I wasn’t particularly surprised by this. When my daughter was born I thought all the pressures of having a child would consume most of my existence, that my past hopes and dreams and fears would be eviscerated—that our life would naturally turn insular. I did not necessarily view this thru a negative lens. Though I certainly wanted to preserve the best parts of me, at the same time I thought spending less time looking into moving to Europe, among other wasteful endeavours, would only help. And since I would be so busy raising a family, who would have time anyway? This was my first realisation how often people lie to each other about parenting. The past may or may not be a foreign country, but it did not disappear with the birth of my daughter. Even with her and my first high-paying freelance job (“high paying” simply meaning earning as much as I would in an entry-level office job), I was never so busy as to forget my life before I became a father. It wasn’t that I yearned for the old “freedoms” I previously enjoyed. (Though after my daughter was born I still vividly recall the first time someone said to me “Have a good weekend!” Weekends with a baby. As if.) It’s that life after all does not stop, ever.
It would be some time before I came to understand this wasn’t common; most of my friends with children adapted better to their new life. It’s true that because we share so little of our meaningful day-to-day existence as parents that it may have been that all of my friends were experiencing something similar. But because we insist on only sharing the joys—that first smile!—and the petty irritations—“My mother-in-law is a nightmare, and I simply cannot find the right wallpaper for the baby’s room.”—we fly around sightless, blinded by the expectations that every moment, while bursting with challenges, is worth it in the end. That our feelings, our needs as humans, not only should not matter anymore but also can’t matter. There’s another life in the fold. We can live ours later.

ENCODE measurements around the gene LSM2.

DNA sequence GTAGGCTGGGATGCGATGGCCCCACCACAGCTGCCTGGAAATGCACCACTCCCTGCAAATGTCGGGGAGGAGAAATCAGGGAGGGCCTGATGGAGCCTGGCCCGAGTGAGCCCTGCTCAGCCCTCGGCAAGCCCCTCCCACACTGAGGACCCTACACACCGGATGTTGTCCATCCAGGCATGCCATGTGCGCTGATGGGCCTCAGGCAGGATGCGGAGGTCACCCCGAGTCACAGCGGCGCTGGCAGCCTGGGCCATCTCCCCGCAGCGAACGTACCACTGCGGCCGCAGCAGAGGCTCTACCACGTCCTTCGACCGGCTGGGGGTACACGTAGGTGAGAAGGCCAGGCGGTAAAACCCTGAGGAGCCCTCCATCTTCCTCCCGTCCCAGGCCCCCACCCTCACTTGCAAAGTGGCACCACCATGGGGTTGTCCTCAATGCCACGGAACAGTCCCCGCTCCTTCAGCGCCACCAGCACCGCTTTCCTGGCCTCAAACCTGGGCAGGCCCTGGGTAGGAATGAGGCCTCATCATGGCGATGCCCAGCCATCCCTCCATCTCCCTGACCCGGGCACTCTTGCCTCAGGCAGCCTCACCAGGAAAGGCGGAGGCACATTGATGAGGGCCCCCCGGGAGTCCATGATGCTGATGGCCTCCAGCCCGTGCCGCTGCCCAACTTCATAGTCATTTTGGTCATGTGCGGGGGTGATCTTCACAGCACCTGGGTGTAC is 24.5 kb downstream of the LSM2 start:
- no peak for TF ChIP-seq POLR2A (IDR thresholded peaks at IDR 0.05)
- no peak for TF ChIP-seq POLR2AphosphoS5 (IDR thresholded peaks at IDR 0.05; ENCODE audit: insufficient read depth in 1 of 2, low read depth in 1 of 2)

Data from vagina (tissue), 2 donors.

The key word is an inch or so above these: expectations. I can only speak for myself, but I can say that whether my needs, feelings, or wants should matter or could matter, they did matter. Or at least they still presented themselves, a vision from the past in the form of an Indigo Girls song: “The dreams came in like needy children tugging at my sleeve.” In short, I was capable of feeling it all, the new highs and lows joining with the old ones, stubbornly undiminished—an unwanted gift to put it gently. What’s more, not only did the past attach itself to the present, but the most significant longings of my previous life took on new urgency, spoke louder, demanded more, more, more. I didn’t grasp it at first, but eventually recognised this as a version of “fight or flight”—which, when you belong to a family, means “fight or fight harder.” The same can be said for the COVID-19 pandemic, with one crucial difference: even if I had wanted to choose “flight” I would not have been able to do so. One of the more perplexing traits of humanity is our bottomless desire to want what we can’t have. And it would seem that it operates proportionally, too. The more out-of-reach something is, the more we cleave to it. So that when COVID-19 (unsurprisingly) shredded the United States and its last illusions of exceptionalism, all my needy children showed up even needier.
Fight or flight. Fernweh. Wanderlust. The article in the BBC was an excellent one, but I will quibble with something, the idea that fernweh is the opposite of homesickness. It is precisely that of homesickness if your true home is far away, even if—maybe even especially if—you’ve never actually lived there. The problem in future for people like me will be not to yield to the flight impulse, to resist the siren call of fernweh, even if heeding that call means rupturing families. But it will be difficult. Very difficult. As Carl Jung said,
The fact that many a man who goes his own way ends in ruin means nothing. He must obey his own law, as if it were a daemon whispering to him of new and wonderful paths.